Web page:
Of leadership, competition and your strategic stance

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I was sitting in on our Advanced Management Program just last week, and Dr Gary Mangiofico from Pepperdine University opened the discussion by saying that leaders have two main concerns: strategy and people. He explained that senior leaders will spend time looking at where they are in the market, how they compete with others, and how they carry this out through their people. So, strategy and people. In this article, I will focus on strategy, discussing the notion of the strategic stance and how we compete within it through the combination of price and quality.

Strategic stance

All businesses have a strategic stance that is situated on a scale. On one end of the scale is the Defender, and on the opposite end is the Prospector. The Prospector stance is defined by nimbleness, the keenness to find the next big thing. It is always looking and moving about, hypothesizing and testing, so as to grow its market share. There are no systems to direct their actions, because it is amorphous. Businesses in the technology space, like Apple and Google, typify this strategic stance.

By contrast, the Defender stance seeks to protect its market share. It is usually adopted by the incumbent in the market and typically sees these companies building structures and systems to guard against the competition. It does innovate, but solutions seek to shore up defenses rather than to seek new businesses. Traditional businesses like banking and telecommunication tend to take up this stance.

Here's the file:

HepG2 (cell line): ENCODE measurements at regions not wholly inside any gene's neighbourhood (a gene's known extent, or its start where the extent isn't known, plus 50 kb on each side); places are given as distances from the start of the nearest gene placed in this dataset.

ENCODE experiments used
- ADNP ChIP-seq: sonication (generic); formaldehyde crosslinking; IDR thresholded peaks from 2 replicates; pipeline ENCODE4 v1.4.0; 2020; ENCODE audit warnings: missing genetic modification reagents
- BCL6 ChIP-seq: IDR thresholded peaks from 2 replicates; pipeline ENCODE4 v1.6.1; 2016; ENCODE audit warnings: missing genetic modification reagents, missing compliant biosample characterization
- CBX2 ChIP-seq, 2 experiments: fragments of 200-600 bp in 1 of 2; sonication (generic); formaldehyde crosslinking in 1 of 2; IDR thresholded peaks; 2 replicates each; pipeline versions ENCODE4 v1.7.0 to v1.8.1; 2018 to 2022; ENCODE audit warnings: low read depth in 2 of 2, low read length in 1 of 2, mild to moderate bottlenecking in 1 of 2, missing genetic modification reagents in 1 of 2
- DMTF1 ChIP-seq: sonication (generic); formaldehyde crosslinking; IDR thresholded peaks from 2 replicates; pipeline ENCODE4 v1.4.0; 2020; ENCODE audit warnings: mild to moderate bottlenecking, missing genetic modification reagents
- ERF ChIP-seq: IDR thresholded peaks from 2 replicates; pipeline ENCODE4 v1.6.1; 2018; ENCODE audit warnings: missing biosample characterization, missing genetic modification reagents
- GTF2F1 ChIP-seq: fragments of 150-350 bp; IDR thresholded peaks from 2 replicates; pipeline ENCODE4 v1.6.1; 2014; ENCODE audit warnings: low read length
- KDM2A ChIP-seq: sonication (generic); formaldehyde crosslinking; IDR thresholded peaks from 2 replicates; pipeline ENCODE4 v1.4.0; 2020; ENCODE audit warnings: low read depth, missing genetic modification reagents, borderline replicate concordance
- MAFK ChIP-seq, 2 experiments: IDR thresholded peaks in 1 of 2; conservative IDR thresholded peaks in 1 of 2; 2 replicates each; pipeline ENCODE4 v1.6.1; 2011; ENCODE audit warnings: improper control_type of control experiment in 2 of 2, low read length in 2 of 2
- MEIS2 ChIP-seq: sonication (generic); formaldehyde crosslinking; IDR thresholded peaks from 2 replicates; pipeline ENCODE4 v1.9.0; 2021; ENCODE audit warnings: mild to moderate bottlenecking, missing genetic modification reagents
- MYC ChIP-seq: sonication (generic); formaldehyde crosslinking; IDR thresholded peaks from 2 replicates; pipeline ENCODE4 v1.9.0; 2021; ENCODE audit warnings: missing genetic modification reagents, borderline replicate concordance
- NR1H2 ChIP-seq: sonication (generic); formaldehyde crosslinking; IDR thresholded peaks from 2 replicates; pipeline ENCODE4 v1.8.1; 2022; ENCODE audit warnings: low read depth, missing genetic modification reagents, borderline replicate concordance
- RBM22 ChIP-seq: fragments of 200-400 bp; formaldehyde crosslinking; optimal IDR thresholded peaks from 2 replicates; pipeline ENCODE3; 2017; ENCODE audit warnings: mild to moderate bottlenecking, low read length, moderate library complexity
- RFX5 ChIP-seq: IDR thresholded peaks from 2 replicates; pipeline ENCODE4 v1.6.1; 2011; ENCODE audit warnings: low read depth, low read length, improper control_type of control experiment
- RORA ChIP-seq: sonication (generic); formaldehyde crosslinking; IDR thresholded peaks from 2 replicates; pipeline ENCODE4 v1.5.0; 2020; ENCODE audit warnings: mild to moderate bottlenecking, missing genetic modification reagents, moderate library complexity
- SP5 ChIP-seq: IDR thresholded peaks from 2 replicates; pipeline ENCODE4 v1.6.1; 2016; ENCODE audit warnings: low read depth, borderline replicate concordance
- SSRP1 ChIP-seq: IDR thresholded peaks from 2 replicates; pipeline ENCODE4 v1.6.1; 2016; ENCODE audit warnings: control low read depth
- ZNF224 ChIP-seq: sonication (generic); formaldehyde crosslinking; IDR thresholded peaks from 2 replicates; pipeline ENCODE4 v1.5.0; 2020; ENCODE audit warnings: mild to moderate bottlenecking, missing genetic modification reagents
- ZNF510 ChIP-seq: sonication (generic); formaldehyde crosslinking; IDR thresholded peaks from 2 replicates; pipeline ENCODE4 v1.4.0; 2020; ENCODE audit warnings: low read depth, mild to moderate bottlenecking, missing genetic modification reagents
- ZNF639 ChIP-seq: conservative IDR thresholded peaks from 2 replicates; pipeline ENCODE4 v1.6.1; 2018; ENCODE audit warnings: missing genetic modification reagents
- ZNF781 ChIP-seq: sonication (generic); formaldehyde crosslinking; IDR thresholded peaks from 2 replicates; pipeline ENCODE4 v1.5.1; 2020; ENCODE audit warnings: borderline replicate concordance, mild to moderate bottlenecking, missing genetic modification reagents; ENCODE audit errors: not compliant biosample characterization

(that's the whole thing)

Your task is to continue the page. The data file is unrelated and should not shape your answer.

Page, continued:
In between these two extreme stances is the Analyser. This stance is one that has a mixture of both; it prospects for new business while strengthening current market share. It structures its organisation to take advantage of the nimbleness of start-ups, yet shores up its reserves to ensure that, as a group, it can drive the market.

Combining cost and quality

Within their stance, businesses compete on another scale; between cost and quality. On one extreme, you can be a cost leader, and focus on being the cheapest but without the attendant quality; or you could compete on quality and know that it would provide enough value to overcome its sticker price. Any point along this continuum requires you to give up one for another; to give up quality for a cheaper product, or to increase cost for a higher quality.

A leader therefore needs to make these decisions. She has to decide how to structure the business, and from there, how to compete within the market, so that it returns the best results. The combination of stance, price and quality takes up a large portion of a leader’s time, and it is important for her to decide what balance is best for the company. Here are two questions you can ask yourself to further clarify your thinking:

  • Which stance would best suit your business environment, understanding that you might have to structure the organisation to deliver on this?

  • How can you provide higher quality products and services at lower costs?

If you can uncover the answers to these questions, you will be able to lead your organisation to deliver even greater results.

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